It’s funny—I was so turned off by Eun when she was first introduced, but it didn’t take long for me to come around, and now I find her fascinating. I’ve really enjoyed watching Eun warm up to her new roommates (and to Jang-hoon, of course), so it bums me out that just as she’s starting to open up and acknowledge that she could actually care and be cared for by others, her terrible relationship with her parents is bringing her back to where she started from. I can only hope that our Belle Epoque crew won’t let Eun push them away that easily, and that Eun will slowly start to see herself for who she really is: a sensitive, sweet soul who’s definitely lovable, no matter what she thinks about herself.
I can’t tell you how thankful I was that Doo-young made his reappearance only through Eun-jae’s crazy daydreams and not in real life. Though the threat of Doo-young’s return made for some great comedy (that whole sequence at Doo-young’s old apartment had me in stiches), the show’s been so thoughtful about handling Ye-eun’s post-trauma journey this season that it would have been jarring to have Doo-young come back into the picture to seek out revenge. I much prefer the route that the show seems to be taking, since there’s so much to mine from Ye-eun’s continuing recovery.
I like that we’re spending some time on how others are reacting to and affected by Ye-eun’s experiences, and how that in turn informs Ye-eun’s road back to a normal life. There’s Ho-chang and his undramatic but protective responses to Ye-eun’s experiences; Ye-eun’s suspicious friends are also showing us how a close friend’s support can quickly turn into something negative. And though there’s nothing good I have to say about Ye-eun’s mom, her awful response to the newest threat in Ye-eun’s life gave us insight the kinds of obstacles that Ye-eun continues to face as she attempts to move forward with her life.
But what surprised me most about Ye-eun’s storyline this hour was her conflict with Eun-jae. I have to admit, I almost forgot that Ye-eun’s kidnapping had traumatic associations for Eun-jae too, and that she’s coming out of that experience with physical and mental scars of her own. I still didn’t love that Eun-jae’s reaction to Ye-eun’s budding relationship with Ho-chang was negative from the get-go, but I understand where she might be coming from. It was good to see that hearing the harsh words from Ye-eun’s mom actually helped Eun-jae see what she was doing to Ye-eun, and in turn, apologize in her own way by helping Ye-eun stand up to her mom.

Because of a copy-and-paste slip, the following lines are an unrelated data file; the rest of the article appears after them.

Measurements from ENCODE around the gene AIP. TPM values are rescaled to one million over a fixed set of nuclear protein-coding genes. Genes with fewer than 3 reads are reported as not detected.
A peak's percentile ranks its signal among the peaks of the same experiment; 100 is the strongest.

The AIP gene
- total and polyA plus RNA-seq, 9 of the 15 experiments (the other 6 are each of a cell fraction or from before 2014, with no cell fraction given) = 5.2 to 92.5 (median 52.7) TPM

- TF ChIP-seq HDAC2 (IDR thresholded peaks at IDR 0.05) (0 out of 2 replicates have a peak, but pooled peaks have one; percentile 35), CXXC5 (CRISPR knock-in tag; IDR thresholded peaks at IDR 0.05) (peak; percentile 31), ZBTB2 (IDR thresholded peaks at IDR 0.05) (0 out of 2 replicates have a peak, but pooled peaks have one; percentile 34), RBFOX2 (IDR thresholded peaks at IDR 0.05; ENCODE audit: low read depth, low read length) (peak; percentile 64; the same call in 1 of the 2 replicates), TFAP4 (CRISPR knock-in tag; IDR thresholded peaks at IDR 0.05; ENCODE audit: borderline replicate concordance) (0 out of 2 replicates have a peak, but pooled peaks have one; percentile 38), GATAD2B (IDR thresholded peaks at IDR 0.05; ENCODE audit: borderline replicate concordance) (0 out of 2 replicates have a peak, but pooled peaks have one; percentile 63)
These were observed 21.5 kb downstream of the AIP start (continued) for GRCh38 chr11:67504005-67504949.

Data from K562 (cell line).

Like all great slice-of-life shows, the best parts of this series are underscored in the little moments our housemates have with one another and with others. I especially love that the girls remain true to the characters we’ve come to know over the course of a season and a half: Eun-jae’s still in her head, self-absorbed, and sometimes unpredictable in the things she does or says. Jin-myung continues to be the steady head of the household, all the while keeping a tight lid on the external pressures she’s facing at work. And Ji-won, oh Ji-won. She may be the funny mood-setter, but when it matters, she’s fiercely supportive and loyal. Now, I’m getting a little worried that something dark’s on the horizon for her, given last episode’s epilogue and her reference this hour about being the supportive friend who gets killed first. But I’m going to wave those bad feelings away and just hope that we’ll get more scenes of her and Sung-min annoying one another, because really, there’s nothing better than that to make me feel like all’s right in the world.
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- Spot the odd one out in character posters for Age of Youth 2
- The Tall One stares down naked Kim Min-seok in Age of Youth 2 teaser
- The housemates of Belle Epoque pair up with their partners for a dance